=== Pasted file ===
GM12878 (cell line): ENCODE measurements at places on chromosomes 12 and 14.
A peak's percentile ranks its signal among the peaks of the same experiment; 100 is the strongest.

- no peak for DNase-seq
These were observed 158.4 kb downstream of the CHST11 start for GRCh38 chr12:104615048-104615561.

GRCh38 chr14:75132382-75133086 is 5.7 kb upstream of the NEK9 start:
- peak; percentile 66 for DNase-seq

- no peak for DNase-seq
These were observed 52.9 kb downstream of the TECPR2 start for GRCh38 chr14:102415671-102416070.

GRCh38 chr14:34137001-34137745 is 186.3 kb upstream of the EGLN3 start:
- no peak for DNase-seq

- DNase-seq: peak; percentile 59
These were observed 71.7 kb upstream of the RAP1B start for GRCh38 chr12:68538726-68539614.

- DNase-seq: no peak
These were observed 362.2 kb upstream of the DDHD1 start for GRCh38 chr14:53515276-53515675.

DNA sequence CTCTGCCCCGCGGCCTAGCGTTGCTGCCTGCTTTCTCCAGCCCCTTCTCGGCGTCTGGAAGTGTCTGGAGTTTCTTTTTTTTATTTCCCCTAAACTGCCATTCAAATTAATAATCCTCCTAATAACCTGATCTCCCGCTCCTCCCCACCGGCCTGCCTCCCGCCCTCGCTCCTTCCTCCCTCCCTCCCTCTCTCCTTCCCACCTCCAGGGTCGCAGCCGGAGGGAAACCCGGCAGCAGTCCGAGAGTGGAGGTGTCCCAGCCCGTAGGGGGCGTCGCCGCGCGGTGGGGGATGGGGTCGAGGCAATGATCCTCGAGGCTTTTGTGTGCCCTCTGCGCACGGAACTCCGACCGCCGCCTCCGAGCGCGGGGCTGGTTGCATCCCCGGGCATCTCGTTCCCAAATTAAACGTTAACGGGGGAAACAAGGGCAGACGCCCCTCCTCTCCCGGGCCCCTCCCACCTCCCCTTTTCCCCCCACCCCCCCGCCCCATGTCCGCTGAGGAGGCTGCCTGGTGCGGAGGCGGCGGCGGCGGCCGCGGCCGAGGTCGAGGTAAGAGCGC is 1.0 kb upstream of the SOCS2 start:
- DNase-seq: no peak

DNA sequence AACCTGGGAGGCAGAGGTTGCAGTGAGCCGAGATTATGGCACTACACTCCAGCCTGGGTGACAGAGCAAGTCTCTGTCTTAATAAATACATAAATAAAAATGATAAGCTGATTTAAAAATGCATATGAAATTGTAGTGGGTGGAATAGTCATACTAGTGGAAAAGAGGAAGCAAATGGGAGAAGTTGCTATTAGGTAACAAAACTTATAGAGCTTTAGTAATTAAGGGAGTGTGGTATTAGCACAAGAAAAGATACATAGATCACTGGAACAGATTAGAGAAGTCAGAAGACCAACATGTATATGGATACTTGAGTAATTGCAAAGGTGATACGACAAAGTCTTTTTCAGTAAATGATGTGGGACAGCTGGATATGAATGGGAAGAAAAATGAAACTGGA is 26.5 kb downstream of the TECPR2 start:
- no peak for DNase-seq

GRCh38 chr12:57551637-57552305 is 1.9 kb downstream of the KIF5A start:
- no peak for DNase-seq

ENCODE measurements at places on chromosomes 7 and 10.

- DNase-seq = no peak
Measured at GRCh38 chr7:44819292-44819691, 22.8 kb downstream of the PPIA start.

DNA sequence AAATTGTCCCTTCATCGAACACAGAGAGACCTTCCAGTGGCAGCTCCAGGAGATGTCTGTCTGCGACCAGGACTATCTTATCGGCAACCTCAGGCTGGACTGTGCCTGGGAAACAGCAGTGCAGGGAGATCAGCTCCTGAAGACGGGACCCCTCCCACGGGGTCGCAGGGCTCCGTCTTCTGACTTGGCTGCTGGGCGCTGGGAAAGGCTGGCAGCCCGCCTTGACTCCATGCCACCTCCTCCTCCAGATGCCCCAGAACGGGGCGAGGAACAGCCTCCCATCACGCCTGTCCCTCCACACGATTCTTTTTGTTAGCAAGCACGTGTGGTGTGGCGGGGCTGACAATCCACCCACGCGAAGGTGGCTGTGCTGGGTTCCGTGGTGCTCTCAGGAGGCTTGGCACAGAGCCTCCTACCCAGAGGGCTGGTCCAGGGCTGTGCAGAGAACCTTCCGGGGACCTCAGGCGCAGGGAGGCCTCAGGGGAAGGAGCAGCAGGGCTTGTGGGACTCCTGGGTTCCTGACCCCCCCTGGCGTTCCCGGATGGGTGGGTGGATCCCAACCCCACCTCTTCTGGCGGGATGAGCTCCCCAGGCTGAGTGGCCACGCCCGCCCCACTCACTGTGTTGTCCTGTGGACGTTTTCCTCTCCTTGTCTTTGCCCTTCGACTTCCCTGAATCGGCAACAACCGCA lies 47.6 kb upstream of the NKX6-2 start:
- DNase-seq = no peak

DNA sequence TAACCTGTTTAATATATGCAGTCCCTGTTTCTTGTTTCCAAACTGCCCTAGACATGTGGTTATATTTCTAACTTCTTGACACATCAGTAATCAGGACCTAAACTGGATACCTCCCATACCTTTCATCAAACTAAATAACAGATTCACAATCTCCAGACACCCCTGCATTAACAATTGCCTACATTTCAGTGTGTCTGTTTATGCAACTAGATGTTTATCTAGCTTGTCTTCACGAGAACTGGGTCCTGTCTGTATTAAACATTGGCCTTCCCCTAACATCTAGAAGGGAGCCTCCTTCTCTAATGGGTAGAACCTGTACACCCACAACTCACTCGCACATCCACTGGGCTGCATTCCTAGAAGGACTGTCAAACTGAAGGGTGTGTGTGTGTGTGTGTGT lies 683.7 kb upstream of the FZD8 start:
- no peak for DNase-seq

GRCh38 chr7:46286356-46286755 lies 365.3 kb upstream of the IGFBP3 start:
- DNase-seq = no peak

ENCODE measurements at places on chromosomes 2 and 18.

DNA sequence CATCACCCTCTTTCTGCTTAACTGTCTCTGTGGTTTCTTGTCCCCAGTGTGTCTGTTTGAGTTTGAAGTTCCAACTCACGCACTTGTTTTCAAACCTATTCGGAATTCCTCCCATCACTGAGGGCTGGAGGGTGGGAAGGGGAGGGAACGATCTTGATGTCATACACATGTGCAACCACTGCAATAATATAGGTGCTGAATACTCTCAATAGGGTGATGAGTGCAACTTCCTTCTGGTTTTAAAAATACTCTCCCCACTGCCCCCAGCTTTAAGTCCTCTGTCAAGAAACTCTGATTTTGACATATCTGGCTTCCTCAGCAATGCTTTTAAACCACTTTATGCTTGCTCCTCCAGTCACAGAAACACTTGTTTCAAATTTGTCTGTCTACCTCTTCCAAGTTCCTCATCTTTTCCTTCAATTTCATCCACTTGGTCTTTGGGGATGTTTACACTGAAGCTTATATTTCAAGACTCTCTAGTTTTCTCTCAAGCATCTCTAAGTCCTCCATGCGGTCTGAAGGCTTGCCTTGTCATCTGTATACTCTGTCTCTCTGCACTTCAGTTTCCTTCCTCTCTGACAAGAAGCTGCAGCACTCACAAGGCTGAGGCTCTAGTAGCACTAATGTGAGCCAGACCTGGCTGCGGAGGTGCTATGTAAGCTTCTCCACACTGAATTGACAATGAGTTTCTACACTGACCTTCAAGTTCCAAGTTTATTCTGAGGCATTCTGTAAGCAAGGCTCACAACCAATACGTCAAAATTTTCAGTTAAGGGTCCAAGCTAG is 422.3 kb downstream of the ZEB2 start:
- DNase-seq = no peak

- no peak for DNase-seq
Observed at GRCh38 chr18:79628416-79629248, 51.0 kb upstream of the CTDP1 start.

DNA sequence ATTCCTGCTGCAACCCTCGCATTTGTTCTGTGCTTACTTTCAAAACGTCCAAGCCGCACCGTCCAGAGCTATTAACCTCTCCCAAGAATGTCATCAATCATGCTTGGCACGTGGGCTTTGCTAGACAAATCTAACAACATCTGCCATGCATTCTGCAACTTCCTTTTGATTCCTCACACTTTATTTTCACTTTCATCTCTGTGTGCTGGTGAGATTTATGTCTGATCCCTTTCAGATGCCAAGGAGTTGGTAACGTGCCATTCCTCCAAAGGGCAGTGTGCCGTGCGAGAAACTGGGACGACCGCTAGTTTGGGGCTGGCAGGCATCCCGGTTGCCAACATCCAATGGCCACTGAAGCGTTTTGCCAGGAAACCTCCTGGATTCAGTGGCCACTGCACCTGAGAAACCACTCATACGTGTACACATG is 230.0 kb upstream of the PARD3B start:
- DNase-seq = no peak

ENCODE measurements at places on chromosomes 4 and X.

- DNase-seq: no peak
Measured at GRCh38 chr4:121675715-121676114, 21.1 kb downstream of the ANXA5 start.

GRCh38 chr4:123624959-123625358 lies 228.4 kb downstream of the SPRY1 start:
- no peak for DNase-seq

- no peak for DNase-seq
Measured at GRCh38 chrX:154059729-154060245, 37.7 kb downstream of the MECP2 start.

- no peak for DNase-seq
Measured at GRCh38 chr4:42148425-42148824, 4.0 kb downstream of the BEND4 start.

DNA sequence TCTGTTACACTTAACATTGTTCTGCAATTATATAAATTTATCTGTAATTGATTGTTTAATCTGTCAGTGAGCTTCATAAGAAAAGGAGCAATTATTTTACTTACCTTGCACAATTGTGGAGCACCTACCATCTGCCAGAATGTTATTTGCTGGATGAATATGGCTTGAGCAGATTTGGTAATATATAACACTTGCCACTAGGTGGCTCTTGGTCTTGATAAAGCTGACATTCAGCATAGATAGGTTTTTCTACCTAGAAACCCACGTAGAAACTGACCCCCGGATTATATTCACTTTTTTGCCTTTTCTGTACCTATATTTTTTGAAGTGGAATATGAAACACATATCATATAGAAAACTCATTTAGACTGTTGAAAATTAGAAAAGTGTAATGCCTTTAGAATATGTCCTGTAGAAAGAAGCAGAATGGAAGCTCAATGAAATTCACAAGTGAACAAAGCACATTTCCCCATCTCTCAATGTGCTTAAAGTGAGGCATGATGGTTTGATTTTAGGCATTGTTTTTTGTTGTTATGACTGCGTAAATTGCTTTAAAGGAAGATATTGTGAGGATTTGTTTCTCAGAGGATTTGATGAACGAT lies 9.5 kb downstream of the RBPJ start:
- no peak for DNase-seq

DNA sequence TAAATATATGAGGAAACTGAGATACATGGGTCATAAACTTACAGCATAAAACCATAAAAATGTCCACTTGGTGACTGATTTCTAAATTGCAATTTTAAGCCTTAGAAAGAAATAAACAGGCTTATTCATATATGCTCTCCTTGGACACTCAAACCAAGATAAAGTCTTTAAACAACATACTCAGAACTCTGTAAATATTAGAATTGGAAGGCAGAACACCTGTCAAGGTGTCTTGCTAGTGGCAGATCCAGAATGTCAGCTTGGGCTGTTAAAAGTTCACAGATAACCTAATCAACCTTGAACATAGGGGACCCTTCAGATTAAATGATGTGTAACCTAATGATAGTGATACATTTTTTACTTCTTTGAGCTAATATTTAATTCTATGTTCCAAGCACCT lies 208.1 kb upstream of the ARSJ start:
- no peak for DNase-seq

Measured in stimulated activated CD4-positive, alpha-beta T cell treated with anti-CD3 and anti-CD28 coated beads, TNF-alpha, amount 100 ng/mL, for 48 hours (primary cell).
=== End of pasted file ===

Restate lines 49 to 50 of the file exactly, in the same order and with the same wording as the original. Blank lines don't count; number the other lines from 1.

- no peak for DNase-seq

Measured in stimulated activated CD4-positive, alpha-beta T cell treated with anti-CD3 and anti-CD28 coated beads, TNF-alpha, amount 100 ng/mL, for 48 hours (primary cell).